The Beast in the Jungle and Other Stories by Henry James
(Dover Thrift Editions)

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James's subtle mastery of the art of fiction is nowhere more evident than in "The Beast in the Jungle," regarded by many as his greatest achievement in short fiction, a gripping portrait of a man alienated from life and love. The author's uncanny ability to communicate the inner lives of his characters is also richly evident in "The Jolly Corner" and "The Altar of the Dead," two superbly crafted tales that explore the complex interlacings of loss, love and the ever-present past in the lives of their protagonists. Note.

About Henry James

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Henry James (1843-1916), born in New York City, was the son of noted religious philosopher Henry James, Sr., and brother of eminent psychologist and philosopher William James. He spent his early life in America and studied in Geneva, London and Paris during his adolescence to gain the worldly experience so prized by his father. He lived in Newport, went briefly to Harvard Law School, and in 1864 began to contribute both criticism and tales to magazines. In 1869, and then in 1872-74, he paid visits to Europe and began his first novel, Roderick Hudson. Late in 1875 he settled in Paris, where he met Turgenev, Flaubert, and Zola, and wrote The American (1877). In December 1876 he moved to London, where two years later he achieved international fame with Daisy Miller. Other famous works include Washington Square (1880), The Portrait of a Lady (1881), The Princess Casamassima (1886), The Aspern Papers (1888), The Turn of the Screw (1898), and three large novels of the new century, The Wings of the Dove (1902), The Ambassadors (1903) and The Golden Bowl (1904). In 1905 he revisited the United States and wrote The American Scene (1907). During his career he also wrote many works of criticism and travel. Although old and ailing, he threw himself into war work in 1914, and in 1915, a few months before his death, he became a British subject. In 1916 King George V conferred the Order of Merit on him. He died in London in February 1916.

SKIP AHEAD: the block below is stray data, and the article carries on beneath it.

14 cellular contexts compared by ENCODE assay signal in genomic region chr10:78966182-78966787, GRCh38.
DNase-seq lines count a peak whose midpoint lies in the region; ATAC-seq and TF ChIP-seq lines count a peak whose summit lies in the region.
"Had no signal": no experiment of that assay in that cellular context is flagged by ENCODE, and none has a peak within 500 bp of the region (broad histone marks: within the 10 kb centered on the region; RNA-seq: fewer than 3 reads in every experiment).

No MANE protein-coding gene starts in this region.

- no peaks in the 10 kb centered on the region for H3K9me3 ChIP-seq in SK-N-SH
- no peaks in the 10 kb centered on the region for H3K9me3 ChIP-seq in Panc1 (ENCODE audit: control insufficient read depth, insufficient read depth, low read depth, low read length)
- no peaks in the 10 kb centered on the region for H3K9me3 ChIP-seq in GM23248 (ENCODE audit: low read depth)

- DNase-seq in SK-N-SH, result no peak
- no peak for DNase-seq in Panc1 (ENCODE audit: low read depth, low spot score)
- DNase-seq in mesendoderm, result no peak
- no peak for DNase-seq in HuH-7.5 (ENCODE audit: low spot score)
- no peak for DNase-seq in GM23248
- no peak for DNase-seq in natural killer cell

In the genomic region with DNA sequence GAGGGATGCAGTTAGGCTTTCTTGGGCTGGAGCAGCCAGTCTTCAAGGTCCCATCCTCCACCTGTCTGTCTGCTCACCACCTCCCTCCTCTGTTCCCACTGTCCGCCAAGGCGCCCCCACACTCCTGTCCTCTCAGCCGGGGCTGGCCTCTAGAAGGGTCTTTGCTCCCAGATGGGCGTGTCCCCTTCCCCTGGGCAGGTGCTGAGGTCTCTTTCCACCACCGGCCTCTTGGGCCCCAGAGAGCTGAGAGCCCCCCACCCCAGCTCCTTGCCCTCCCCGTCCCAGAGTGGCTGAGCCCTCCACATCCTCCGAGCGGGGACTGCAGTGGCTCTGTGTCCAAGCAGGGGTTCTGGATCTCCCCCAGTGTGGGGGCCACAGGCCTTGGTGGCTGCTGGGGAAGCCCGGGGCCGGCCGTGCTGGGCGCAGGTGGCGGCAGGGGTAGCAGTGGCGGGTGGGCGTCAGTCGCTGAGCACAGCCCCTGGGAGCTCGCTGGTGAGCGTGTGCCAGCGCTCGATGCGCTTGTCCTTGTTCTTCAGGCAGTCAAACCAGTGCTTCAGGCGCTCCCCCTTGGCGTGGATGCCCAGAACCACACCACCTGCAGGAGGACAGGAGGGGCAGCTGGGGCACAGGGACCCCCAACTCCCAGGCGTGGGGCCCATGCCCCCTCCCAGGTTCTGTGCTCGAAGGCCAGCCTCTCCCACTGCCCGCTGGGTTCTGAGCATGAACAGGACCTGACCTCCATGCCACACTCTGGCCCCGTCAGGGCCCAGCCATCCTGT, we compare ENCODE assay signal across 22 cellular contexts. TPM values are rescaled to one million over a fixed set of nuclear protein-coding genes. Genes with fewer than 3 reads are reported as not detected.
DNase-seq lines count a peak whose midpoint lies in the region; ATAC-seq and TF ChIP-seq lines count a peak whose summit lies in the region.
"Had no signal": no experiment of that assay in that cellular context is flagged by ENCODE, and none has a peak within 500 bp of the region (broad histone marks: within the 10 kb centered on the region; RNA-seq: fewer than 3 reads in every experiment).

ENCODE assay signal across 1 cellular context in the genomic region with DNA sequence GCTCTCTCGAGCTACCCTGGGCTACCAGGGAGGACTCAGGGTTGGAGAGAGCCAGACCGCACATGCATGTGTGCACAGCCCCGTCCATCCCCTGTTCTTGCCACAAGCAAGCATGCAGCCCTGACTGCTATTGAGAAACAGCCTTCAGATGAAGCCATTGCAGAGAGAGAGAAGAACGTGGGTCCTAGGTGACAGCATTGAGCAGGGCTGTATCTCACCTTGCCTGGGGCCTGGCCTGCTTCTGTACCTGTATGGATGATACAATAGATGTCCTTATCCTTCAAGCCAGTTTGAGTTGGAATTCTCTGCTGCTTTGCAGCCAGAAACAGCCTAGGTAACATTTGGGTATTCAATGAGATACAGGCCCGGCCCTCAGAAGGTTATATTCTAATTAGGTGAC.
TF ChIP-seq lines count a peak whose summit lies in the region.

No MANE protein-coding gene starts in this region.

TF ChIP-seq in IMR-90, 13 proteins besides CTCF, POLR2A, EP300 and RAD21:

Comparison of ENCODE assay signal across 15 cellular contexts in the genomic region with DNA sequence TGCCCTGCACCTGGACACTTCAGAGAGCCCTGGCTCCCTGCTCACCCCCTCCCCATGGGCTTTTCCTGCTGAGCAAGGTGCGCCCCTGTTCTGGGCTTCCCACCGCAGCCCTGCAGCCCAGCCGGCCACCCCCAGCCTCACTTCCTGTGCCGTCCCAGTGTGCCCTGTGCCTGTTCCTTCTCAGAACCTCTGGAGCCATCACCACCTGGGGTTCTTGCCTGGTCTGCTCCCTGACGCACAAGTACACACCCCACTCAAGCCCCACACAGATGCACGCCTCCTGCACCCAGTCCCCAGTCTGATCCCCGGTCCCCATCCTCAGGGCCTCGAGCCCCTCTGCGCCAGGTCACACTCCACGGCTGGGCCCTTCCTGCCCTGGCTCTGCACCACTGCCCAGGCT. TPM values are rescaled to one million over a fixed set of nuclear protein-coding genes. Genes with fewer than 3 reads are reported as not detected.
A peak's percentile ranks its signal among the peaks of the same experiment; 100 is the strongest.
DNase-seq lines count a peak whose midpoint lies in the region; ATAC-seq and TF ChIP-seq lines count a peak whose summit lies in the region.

Published March 5, 2012 by Dover Publications. 112 pages
Genres: Literature & Fiction, Westerns. Fiction

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